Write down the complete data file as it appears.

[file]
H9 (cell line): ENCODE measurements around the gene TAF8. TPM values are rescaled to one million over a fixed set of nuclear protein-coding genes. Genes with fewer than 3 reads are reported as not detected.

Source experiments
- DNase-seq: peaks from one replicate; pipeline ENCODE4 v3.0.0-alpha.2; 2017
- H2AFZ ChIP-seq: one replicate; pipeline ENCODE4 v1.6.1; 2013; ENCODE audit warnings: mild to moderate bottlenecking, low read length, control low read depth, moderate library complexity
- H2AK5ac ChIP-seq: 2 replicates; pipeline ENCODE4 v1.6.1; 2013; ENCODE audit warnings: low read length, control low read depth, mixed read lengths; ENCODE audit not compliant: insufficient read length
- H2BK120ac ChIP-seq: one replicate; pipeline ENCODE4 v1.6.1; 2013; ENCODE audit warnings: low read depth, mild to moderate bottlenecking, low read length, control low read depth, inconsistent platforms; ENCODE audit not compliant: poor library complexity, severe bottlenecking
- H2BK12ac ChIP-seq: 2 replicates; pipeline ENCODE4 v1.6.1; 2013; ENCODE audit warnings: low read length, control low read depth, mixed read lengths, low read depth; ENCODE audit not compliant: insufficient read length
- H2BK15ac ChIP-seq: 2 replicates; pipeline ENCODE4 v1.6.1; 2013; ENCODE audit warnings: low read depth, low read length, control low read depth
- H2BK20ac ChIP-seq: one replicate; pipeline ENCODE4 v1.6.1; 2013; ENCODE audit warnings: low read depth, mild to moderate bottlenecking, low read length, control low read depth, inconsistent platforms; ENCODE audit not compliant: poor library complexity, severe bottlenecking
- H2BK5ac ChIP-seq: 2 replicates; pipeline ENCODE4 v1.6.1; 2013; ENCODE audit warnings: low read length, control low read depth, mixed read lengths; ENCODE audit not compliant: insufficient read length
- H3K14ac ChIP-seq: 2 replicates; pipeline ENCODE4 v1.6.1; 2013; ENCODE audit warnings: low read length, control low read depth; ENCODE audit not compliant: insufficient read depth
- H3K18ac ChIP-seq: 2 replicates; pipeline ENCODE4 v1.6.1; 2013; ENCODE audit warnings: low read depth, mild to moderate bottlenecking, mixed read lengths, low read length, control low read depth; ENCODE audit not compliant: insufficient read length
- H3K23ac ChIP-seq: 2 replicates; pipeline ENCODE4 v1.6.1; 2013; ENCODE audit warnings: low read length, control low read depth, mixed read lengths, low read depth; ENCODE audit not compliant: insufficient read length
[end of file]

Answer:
H9 (cell line): ENCODE measurements around the gene TAF8. TPM values are rescaled to one million over a fixed set of nuclear protein-coding genes. Genes with fewer than 3 reads are reported as not detected.

Source experiments
- DNase-seq: peaks from one replicate; pipeline ENCODE4 v3.0.0-alpha.2; 2017
- H2AFZ ChIP-seq: one replicate; pipeline ENCODE4 v1.6.1; 2013; ENCODE audit warnings: mild to moderate bottlenecking, low read length, control low read depth, moderate library complexity
- H2AK5ac ChIP-seq: 2 replicates; pipeline ENCODE4 v1.6.1; 2013; ENCODE audit warnings: low read length, control low read depth, mixed read lengths; ENCODE audit not compliant: insufficient read length
- H2BK120ac ChIP-seq: one replicate; pipeline ENCODE4 v1.6.1; 2013; ENCODE audit warnings: low read depth, mild to moderate bottlenecking, low read length, control low read depth, inconsistent platforms; ENCODE audit not compliant: poor library complexity, severe bottlenecking
- H2BK12ac ChIP-seq: 2 replicates; pipeline ENCODE4 v1.6.1; 2013; ENCODE audit warnings: low read length, control low read depth, mixed read lengths, low read depth; ENCODE audit not compliant: insufficient read length
- H2BK15ac ChIP-seq: 2 replicates; pipeline ENCODE4 v1.6.1; 2013; ENCODE audit warnings: low read depth, low read length, control low read depth
- H2BK20ac ChIP-seq: one replicate; pipeline ENCODE4 v1.6.1; 2013; ENCODE audit warnings: low read depth, mild to moderate bottlenecking, low read length, control low read depth, inconsistent platforms; ENCODE audit not compliant: poor library complexity, severe bottlenecking
- H2BK5ac ChIP-seq: 2 replicates; pipeline ENCODE4 v1.6.1; 2013; ENCODE audit warnings: low read length, control low read depth, mixed read lengths; ENCODE audit not compliant: insufficient read length
- H3K14ac ChIP-seq: 2 replicates; pipeline ENCODE4 v1.6.1; 2013; ENCODE audit warnings: low read length, control low read depth; ENCODE audit not compliant: insufficient read depth
- H3K18ac ChIP-seq: 2 replicates; pipeline ENCODE4 v1.6.1; 2013; ENCODE audit warnings: low read depth, mild to moderate bottlenecking, mixed read lengths, low read length, control low read depth; ENCODE audit not compliant: insufficient read length
- H3K23ac ChIP-seq: 2 replicates; pipeline ENCODE4 v1.6.1; 2013; ENCODE audit warnings: low read length, control low read depth, mixed read lengths, low read depth; ENCODE audit not compliant: insufficient read length